As each unit and section of memory 119 is dumped upon diskette 118, a decision step 27 (FIG. 3) is made as to whether the dump is complete. If the dump is complete, the routine is ended. If the dump is not complete, an address on the diskette is assigned for the particular portion of the status of memory 119 stored on diskette 118, step 28 and more data indicative of the status of memory 119 is written onto the diskette, step 29.
At this point, the status diskette which we will refer to as the dump diskette reflecting the status of memory 119 during the error condition is to be queued for transmission to word processing work station 10 in Austin so that the service engineering support available in Austin may diagnose the error or problem condition. In order to accomplish this, the dump diskette must be queued for sending. With reference to FIG. 5, step 30, the dump diskette is queued. This is carried out under a standard queueing routine "Send Queue Manager" stored in key stroke service routine, block 50 of FIG. 1 which is under the control of key stroke control block 51.
The next command in the sequence of FIG. 5 is the communication start command, step 32, which activates the communication monitor 37, FIG. 1, which in turn activates communication access method 34 via bus 35, as set forth in step 32 of FIG. 5. At this point, system is ready to communicate, i.e., transmit the dump disk to word processing work station 10 in Austin. Operator must establish communication linkage 12. Then, the "Send Formatter" routine is called, step 36. This "Send Formatter" routine is shown in FIG. 4. This "Send Formatter" routine is carried out by the send formatting system shown in FIG. 1. The operations of the "Send Formatter" routine will now be described using the operations flow chart of FIG. 4 with respect to the operational elements of FIG. 1. First, step 38, the prefix for the data stream to be transmitted or sent is generated. This is done in the "Send Formatter", block 39, and passed to the communications access method 34 via the send buffer 40 as shown in step 41. Next, step 42, a sector is read from the diskette 118 through diskette access method 43 into read buffer 44. Then, step 45, a header which contains control instructions is added to the sector in the read buffer, after which the sector is passed to the communications access method 34 in accordance with step 46. Then, the communications access method sends the data through the link buffer 48 to the communications adapter 14 through which data on the diskette is sent over communication linkage 12 to the communications adapter 13 at the receiving word processing work station 10.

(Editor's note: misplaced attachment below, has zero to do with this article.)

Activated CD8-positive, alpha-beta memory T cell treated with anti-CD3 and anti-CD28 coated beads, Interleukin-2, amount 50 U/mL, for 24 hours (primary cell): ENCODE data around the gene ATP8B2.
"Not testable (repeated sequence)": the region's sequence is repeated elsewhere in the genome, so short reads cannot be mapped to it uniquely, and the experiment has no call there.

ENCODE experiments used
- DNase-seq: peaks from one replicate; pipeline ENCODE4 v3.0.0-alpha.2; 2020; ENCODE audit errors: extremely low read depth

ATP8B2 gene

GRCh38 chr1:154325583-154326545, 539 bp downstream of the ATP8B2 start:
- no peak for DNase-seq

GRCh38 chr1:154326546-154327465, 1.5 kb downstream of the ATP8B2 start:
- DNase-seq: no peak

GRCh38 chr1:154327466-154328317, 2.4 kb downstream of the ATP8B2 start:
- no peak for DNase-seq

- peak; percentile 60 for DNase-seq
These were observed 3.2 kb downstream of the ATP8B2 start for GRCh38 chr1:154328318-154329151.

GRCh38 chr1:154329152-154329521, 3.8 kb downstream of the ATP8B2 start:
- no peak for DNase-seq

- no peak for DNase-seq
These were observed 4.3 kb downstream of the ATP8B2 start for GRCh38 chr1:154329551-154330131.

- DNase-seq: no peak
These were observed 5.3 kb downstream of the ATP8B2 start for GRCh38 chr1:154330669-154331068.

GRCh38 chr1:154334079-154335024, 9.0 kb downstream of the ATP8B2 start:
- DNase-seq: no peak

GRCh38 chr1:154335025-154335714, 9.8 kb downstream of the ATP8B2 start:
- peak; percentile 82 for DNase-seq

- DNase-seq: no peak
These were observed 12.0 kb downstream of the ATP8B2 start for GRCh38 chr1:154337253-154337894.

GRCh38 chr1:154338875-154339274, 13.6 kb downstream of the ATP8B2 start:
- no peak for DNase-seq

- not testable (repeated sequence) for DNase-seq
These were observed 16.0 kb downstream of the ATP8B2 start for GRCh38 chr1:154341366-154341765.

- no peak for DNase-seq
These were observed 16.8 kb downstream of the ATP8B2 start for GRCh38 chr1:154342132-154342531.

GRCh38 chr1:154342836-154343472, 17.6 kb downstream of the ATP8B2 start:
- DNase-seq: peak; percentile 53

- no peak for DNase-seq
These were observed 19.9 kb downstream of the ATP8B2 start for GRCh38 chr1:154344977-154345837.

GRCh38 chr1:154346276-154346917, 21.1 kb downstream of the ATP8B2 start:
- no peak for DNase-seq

Next, a determination is made, step 47, as to whether the entire dump diskette has been sent. If it has not, the operation is branched back to step 42 and the next sector is read. If the operation is complete, then the transmission ends. At this point, complete dump diskette has been sent to the word processing work station 10 at the remote location where the dump diskette is to be diagnosed.
The reconstruction of the dump diskette, the data of which has been just transmitted will now be described with respect to word processing work station 10 in Austin. This is carried out using a receive formatting system the logic of which is shown in FIG. 2. It should be noted that the receive formatting system is attached to the communication monitor 37 and controlled by it in a fashion similar to the send formatting system. In the present embodiment, each of work stations 11 and 12 contain both the send formatting system 21 shown in FIG. 1 as well as the receive formatting system shown in FIG. 2. For purposes of the present illustrative communication, the receive formatting system in work station 10 is being considered in FIG. 2. When the data transmitted from work station 11 as previously described reaches the communication adapter 13 in work station 10, a data interrupt occurs, step 52, FIG. 6. This results in the receive formatter system of FIG. 2 being called, step 53. A decision is made in the receive formatter system, step 54, as to whether the complete diskette has been received as yet. If it has been received, the transmission is completed and we now have a complete reconstructed diskette. If the complete disk has been received, the routine ends. If the complete disk has not been received as yet, then the communication access method 55 fetches the section of data which has been received from the line buffer 56 and places it in the receive buffer 57 (step 58 in FIG. 6).